Beabadoobee has a knack for making you feel as if she is singing to you personally. She manages to transcend the barriers of speakers or headphones and reach out to you. Her music is comforting and relatablem and combined with her down-to-earth internet presence, 22-year-old Bea Laus, or beabadoobee, feels like the furthest thing from a sterile, out-of-reach pop star. Instead, listening to her music feels like having a late-night conversation with a friend. It is honest, personal, and of course, you love every minute of it. And the release of her second full-length EP, Beatopia, feels exactly like this.
Beatopia, as well as the album’s title, is a fantastical world seven-year-old beabadoobee created that allowed her to find refuge and escape from reality when she needed to. That was until her teacher ridiculed her for it. She did not talk about Beatopia again. However, 15 years later, beabadoobee is ready to allow her listeners into the privacy of her inner world. And even though beabadoobee is not the same person she was at seven, the concept still stands. Allowing the listener into the depths of her thoughts, she exposes everything that goes through her head, whether that be how she needs human contact to sleep (‘10:36’), what she felt while tripping on shrooms (‘See You Soon’), or even what she thinks about going out on a Tuesday (‘Talk’). From the first listen it is clear: Beatopia is about to become your new comfort album.
This immersion into the world of Beatopia begins with the very first song off the album, ‘Beatopia Cultsong’. The track, a soft acoustic guitar tune, pairs the sound of clinking bottles and miscellaneous background noises with beabadoobee’s signature soft vocals. As the track closes with soft electric guitar, the listener is transported to Beatopia and the tone of the record is set: intimacy is at the forefront of the album, with experimentation following close behind.
Uncoincidentally, the album’s standouts are these more experimental tracks
A melange of fuzzy rock, psychedelia, indie, pop-rock, and everything in between, Beatopia is at once the epitome of both the lighthearted pop-rock and intimate bedroom pop that brought her into the spotlight, as well as being an evolution of her sound. Some of the tracks, such as ‘Talk’ or ‘10:36’ feel like they could have come straight off Fake It Flowers, her highly-commended 2020 debut album. In others, she leans into new sounds so much that if it were not for her voice, it would be difficult to tell that they are, in fact, hers. And uncoincidentally, the album’s standouts are these more experimental tracks.
One of these standouts is ‘Pictures of You’, a Midwest emo-inspired track featuring backing vocals from multiple-time collaborator Matty Healy of The 1975. The track’s instrumentals pay homage to the 90s music that has so heavily inspired her career, with the acoustic guitar sounding similar to that of Midwest emo band American Football. This is not a criticism. Instead, it serves testament to beabadoobee’s ability for taking inspiration from different genres and bringing them to new audiences. As beabadoobee’s voice and Healy’s melt into cascading vocals, they culminate in a warm and carefully layered outro. The song serves as the perfect example of the balance between nostalgia and the exploration of uncharted territories that beabadoobee has crafted so well on the LP.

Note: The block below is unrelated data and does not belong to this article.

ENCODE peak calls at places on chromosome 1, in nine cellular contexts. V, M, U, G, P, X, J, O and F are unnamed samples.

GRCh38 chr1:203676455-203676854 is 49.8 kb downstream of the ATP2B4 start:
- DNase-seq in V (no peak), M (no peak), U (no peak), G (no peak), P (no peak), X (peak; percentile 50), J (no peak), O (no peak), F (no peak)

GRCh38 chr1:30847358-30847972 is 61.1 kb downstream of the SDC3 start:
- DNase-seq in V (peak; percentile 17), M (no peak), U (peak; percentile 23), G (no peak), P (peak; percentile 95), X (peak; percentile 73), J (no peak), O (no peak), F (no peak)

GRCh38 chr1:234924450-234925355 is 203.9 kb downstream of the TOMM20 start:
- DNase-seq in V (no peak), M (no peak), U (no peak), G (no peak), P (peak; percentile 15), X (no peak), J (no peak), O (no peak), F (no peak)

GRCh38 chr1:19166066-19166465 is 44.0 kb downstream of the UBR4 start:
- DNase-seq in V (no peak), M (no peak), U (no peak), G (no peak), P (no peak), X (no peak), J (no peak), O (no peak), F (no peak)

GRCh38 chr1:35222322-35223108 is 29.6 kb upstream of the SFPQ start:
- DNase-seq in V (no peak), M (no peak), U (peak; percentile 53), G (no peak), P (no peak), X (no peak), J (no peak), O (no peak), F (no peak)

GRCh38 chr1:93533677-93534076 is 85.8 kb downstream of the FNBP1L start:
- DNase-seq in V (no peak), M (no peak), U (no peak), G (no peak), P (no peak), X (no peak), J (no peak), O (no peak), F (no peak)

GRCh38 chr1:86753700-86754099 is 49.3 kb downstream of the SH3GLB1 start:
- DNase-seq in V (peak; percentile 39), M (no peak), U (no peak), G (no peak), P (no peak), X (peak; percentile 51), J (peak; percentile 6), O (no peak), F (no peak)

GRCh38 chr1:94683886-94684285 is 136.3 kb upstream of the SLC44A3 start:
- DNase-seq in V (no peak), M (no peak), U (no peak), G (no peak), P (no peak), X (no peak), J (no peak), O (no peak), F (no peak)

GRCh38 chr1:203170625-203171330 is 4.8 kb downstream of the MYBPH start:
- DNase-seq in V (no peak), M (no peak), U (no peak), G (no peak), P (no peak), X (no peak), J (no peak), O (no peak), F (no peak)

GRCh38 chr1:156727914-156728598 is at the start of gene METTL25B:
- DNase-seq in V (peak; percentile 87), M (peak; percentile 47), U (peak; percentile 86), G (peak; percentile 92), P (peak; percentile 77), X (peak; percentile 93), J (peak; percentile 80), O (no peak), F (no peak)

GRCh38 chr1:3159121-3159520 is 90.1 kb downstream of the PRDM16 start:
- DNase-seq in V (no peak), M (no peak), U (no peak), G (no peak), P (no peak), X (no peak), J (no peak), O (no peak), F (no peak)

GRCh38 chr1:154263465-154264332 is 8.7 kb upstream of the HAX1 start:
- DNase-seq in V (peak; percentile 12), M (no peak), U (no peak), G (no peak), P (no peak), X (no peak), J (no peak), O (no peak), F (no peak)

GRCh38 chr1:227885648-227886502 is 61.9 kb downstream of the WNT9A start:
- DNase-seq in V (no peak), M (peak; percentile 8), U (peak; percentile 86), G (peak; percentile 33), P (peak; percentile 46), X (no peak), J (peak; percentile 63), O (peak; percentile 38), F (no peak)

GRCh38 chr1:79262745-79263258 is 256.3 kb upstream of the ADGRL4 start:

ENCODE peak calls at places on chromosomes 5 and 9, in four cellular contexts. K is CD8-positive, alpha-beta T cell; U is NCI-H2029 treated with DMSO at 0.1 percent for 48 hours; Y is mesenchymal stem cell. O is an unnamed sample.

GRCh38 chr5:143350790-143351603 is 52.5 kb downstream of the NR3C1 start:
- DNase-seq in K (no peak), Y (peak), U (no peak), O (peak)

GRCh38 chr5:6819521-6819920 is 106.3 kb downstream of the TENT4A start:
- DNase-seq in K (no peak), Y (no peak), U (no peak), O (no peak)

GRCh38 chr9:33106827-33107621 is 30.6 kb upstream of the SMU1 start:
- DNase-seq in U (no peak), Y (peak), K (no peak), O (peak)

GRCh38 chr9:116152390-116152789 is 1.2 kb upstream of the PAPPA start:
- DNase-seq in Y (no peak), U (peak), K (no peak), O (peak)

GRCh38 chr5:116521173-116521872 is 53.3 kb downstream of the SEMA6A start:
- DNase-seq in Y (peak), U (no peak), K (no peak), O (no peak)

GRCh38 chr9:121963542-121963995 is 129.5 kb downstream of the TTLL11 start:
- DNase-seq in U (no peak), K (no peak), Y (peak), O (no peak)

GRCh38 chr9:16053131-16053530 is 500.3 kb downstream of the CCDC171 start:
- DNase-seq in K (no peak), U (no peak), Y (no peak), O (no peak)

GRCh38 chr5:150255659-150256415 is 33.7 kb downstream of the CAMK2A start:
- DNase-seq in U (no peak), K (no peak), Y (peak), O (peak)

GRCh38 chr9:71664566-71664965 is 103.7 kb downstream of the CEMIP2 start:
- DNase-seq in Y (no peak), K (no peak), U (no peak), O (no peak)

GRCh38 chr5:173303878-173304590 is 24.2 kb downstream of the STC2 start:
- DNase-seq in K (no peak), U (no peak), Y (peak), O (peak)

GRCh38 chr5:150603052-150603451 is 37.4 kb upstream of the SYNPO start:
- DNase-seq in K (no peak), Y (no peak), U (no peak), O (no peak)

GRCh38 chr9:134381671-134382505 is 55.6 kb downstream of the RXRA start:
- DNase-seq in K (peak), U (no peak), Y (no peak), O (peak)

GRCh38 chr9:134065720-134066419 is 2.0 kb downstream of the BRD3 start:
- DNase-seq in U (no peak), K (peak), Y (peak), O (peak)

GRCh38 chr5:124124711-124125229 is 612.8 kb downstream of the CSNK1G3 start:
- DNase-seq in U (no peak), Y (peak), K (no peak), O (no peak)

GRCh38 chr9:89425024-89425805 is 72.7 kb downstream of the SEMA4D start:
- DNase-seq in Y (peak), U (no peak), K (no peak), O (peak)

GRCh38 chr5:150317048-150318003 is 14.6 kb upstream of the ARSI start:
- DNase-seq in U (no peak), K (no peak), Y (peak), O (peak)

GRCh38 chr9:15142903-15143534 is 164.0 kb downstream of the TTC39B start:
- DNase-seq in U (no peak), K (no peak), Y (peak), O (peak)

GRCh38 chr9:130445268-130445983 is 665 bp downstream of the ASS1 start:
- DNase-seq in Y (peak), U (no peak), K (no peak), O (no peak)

When an album contains many highlights, its natural pitfall is the tracks which fail to stand out
Following this theme of experimentation, the string arrangements at the end of ‘Ripples’, while completely unexpected, melt so well into the rest of the track that it seems impossible to imagine the song without them. ‘Ripples’ then paves the way for ‘The Perfect Pair’ – a Bossanova-inspired track – before almost seamlessly blending into ‘broken CD’, a song with definite hints of Latin jazz. Beabadoobee takes her listener to every corner of the musical landscape and helps them dip their toes into multiple genres before gracefully bringing them back to ‘Talk’. The song is a 2000s pop-rock track and would not feel out of place on either Fake it Flowers or her 2021 EP Our Extended Play. It is a return to the sound she is generally known for. She knows how to do this and she does it well. The track may not be anything new, but its earworm of a melody and lighthearted lyrics are bound to be stuck in your head for days on end.
But when an album contains many highlights, its natural pitfall is the tracks which fail to stand out. The remaining tracks while pleasant to listen to, lack permanence and ultimately blend into one. ’10:36′, ‘Don’t get the deal’, and ‘Sunny Day’ are most guilty of this. So while they may make the album slightly inconsistent, they do not take away from the fact that Beatopia contains some of beabadoobee’s best work.
Beatopia is more than an album, it is a world that beabadoobee created, and it is one she is inviting you to visit with her. And as you accept the invitation, an undeniable sense of excitement is evoked. If this is how far beabadoobee has come so early in her career, then what comes next?